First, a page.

Charlie: Why does Open vStorage focus on the OpenStack market?

Wim: First of all, OpenStack is really booming. We have the conference coming up in Paris, and you can already see that everyone is going there so it’s really taking off. But we at Open vStorage see that theres a problem that we can tackle. For example, if you want to use the object storage which is native in OpenStack, (called Swift) you can use it to store your virtual machine images and backups, but you can’t use it to run virtual machines.

What we’ve developed is an OpenStack cinder plugin to easily integrate OpenStack Swift as a primary virtual machine storage platform. Which means you can directly run virtual machines on top of this object store. This also means that you don’t have to maintain two separate storage platforms, for example one for block and one for object storage.

Charlie: Is Open vStorage trying to replace CEPH as OpenStack storage?

Wim: No, not at all. We’re actually complementary to CEPH, we support CEPH as a storage backend like we support Swift or other storage backends and other object stores. But by using Open vStorage in combination with CEPH we believe that we can enhance CEPH and make sure that it becomes an even better product than it already is.

To give you an example. CEPH has an erasure coding built in, but the CEPH block interface produces really small blocks so erasure coding makes no sense on small blocks, and the only option you have is to replicate the small blocks, which of course you’re using roughly two times the amount of storage hardware to store the actual data. Next, Open vStorage uses an advanced caching system inside the host, the KVM host, and we believe that this will lead to better storage performance, compared to running natively in CEPH. Of course, Open vStorage is capable of being the middle man for iSCSI and CEPH, because currently iSCSI and CEPH cannot be integrated directly.

Charlie: Why did you guys decide to go Open Source?

Wim: We firmly believe that storage is too important to keep proprietary. Open Source is used to follow commercial closed source offerings, but lately it’s the other way around. Open Source is cutting edge. Its leading the way. The reason for this is quite simple. More eyes with different looks are looking at the codes, and we believe that if you have more people looking at the codes it will become more innovative.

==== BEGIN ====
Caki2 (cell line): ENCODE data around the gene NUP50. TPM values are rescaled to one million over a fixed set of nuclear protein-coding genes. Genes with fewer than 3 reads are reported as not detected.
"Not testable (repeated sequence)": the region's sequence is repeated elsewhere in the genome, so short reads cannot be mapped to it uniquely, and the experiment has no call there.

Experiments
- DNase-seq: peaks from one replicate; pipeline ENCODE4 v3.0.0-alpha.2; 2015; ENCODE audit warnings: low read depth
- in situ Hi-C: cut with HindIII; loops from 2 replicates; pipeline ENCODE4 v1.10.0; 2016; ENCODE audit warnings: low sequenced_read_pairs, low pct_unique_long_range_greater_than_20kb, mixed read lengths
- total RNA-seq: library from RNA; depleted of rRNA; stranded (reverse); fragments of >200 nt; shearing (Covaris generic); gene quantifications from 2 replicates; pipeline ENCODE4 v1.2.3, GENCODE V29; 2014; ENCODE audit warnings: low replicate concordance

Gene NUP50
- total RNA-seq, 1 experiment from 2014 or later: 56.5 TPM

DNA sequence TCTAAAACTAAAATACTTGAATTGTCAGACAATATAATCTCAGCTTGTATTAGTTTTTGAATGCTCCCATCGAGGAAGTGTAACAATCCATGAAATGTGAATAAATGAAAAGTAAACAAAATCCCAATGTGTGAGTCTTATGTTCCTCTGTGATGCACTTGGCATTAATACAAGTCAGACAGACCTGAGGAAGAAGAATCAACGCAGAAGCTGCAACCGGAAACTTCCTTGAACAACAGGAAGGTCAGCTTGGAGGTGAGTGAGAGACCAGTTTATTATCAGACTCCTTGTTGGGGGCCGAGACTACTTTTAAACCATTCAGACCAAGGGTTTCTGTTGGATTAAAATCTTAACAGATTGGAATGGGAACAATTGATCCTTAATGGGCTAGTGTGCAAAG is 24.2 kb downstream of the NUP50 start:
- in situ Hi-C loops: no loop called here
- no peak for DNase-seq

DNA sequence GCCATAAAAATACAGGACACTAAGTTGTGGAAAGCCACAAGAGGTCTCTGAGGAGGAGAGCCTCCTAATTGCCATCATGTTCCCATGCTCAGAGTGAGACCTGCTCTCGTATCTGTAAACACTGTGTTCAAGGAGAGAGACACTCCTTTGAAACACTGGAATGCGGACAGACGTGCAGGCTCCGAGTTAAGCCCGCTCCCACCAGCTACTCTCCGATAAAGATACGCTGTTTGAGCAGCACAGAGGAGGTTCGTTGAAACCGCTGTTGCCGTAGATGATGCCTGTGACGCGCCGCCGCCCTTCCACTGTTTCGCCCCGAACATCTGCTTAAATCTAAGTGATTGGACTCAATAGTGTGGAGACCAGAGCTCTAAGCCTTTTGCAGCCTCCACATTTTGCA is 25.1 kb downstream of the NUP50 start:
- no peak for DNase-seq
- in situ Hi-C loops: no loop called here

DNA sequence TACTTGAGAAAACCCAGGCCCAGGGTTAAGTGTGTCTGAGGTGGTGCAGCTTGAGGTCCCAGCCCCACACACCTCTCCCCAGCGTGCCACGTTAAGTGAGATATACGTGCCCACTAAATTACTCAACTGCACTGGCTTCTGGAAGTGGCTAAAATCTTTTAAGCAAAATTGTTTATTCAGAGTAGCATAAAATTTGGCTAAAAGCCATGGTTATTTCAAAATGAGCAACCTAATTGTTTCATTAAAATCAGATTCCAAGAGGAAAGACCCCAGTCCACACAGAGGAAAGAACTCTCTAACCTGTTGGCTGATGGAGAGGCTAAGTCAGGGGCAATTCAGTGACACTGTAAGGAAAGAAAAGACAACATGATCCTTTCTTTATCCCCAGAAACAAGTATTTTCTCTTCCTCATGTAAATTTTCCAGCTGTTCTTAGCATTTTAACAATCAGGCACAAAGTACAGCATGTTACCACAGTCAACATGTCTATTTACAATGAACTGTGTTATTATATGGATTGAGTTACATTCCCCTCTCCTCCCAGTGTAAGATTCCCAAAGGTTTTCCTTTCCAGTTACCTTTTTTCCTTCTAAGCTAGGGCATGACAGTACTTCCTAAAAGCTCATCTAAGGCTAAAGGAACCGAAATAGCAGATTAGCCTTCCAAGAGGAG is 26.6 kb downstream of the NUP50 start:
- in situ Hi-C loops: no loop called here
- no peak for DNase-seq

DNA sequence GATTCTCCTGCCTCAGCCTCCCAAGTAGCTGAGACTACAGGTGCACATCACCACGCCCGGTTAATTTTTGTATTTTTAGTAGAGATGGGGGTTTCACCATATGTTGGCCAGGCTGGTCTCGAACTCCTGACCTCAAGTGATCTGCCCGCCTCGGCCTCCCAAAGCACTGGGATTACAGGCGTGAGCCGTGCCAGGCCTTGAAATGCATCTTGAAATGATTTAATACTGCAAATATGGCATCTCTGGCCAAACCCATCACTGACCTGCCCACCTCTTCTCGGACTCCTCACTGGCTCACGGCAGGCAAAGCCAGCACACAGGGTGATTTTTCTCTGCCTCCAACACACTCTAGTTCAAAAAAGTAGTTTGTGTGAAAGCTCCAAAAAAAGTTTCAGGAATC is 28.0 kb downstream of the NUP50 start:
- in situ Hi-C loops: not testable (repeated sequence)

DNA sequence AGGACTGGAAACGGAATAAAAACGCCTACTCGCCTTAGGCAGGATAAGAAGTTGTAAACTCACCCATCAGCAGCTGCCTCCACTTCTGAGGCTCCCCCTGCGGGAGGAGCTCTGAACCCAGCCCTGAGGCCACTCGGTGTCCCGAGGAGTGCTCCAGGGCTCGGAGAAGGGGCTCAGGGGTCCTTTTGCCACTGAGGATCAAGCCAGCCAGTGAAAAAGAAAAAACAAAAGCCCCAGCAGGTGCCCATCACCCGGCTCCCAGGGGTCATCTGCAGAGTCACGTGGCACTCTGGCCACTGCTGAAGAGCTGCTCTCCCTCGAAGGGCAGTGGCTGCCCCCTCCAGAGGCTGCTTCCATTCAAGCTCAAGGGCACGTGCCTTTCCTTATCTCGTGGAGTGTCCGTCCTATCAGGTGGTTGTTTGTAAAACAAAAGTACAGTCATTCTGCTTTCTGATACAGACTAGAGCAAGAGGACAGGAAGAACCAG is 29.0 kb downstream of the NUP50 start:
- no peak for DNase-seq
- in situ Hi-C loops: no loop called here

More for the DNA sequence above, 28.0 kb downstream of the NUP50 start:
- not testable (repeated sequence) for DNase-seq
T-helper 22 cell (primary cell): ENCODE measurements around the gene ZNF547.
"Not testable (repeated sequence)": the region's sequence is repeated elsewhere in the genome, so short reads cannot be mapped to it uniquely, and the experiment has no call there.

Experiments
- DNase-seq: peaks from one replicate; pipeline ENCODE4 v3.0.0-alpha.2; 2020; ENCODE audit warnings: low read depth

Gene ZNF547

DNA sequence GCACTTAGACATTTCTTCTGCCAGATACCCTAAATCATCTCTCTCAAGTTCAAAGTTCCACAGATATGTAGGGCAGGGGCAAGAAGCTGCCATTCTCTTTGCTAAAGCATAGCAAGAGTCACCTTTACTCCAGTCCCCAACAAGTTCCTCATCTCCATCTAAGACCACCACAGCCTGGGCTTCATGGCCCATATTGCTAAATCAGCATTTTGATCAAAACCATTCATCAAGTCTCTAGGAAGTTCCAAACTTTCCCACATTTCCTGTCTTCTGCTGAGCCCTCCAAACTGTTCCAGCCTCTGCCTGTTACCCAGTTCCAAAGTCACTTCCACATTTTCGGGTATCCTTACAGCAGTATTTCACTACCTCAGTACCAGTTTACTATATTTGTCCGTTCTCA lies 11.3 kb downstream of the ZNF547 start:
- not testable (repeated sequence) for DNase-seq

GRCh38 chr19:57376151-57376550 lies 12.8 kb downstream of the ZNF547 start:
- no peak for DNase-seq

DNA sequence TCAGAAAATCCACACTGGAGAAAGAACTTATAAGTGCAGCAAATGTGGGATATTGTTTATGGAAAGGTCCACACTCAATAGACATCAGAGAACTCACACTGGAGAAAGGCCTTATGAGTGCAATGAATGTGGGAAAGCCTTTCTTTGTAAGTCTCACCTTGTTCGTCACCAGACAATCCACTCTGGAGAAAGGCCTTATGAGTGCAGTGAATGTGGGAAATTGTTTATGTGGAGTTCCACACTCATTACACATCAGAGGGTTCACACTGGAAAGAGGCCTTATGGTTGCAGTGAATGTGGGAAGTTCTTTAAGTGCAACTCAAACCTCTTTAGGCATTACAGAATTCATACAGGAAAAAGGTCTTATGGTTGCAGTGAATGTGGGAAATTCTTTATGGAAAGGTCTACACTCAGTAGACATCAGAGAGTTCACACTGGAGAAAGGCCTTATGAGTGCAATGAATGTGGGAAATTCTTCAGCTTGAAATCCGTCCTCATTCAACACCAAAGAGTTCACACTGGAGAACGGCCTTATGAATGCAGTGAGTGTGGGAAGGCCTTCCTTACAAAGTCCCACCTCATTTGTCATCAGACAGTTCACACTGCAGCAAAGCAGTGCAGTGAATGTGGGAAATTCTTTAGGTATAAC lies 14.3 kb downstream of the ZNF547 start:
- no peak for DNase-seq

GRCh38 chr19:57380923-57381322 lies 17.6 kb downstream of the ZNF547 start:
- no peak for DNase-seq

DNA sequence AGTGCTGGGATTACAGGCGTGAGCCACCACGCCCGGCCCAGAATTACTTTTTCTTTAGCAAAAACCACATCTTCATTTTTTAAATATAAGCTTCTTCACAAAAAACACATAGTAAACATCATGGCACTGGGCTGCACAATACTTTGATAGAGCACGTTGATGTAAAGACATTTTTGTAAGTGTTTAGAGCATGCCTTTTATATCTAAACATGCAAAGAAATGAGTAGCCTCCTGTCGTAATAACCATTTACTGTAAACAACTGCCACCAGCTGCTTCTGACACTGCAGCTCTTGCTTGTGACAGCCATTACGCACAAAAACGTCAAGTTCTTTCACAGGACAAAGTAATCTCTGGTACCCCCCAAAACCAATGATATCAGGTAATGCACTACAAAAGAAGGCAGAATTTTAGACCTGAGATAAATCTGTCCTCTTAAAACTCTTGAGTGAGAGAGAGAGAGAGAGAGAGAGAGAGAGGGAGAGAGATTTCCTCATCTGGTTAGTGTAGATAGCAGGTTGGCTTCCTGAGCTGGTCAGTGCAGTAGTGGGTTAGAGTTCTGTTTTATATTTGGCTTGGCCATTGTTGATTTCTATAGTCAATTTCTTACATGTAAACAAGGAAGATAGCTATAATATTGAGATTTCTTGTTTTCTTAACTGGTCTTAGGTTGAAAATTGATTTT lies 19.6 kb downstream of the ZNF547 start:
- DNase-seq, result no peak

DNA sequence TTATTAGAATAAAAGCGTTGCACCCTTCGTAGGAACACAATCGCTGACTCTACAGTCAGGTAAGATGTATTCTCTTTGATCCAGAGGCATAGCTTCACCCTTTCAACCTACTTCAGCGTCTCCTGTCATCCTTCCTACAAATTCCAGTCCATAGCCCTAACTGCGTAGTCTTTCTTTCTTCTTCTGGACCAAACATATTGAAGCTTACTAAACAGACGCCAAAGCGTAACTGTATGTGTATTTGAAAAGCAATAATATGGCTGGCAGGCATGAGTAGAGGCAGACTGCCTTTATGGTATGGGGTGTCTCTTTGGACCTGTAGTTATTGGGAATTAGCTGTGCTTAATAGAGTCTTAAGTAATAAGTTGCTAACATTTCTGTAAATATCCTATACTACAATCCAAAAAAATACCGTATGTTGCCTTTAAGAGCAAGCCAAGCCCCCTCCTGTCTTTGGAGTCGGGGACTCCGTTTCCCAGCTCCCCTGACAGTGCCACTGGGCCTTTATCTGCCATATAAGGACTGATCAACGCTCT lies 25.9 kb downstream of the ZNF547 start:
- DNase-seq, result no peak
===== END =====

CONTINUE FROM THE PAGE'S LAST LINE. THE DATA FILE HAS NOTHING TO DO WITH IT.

Of course you have a community that helps you and turns it into a product that is needed in the market. And we believe that if you turn it into a paid product people will pay for it because they like Open Source, and they don’t like the hassle of setting everything up and doing the monitoring. So that’s why we went Open Source and we still believe that there’s business behind it.

Charlie: George, does the Open Source model make sense here?

George: Its interesting, Open Source has always had a dichotomy of a challenge for several reasons: you want to take advantage of the population, or the community, that can help innovate and keep it going, you want the lack of vendor lock in, and you want to keep costs down. There’s a lot of reasons why Open Source type of products make sense. The challenge is converting that into a business model that you can afford to do things with. I think that we clearly have a track record now of companies that are doing that.

As we move into enterprises and maybe mid tier and large cloud providers, these guys are not going to want to spend the time working on all these things, they’re just going to want to be able to install something and have it work. A lot of times, if your business is to not necessarily deliver an IT service but to deliver something else, you don’t want to spend a lot of time on the IT minusha. And so leveraging capabilities like Open vStorage makes a lot of sense, but at the same time you get the benefit from the backend and all of the Open Source community. So yes I think there is a business model here and I think it makes a lot of sense, and now it’s just a matter of execution.

Charlie: So what is the business model behind Open vStorage?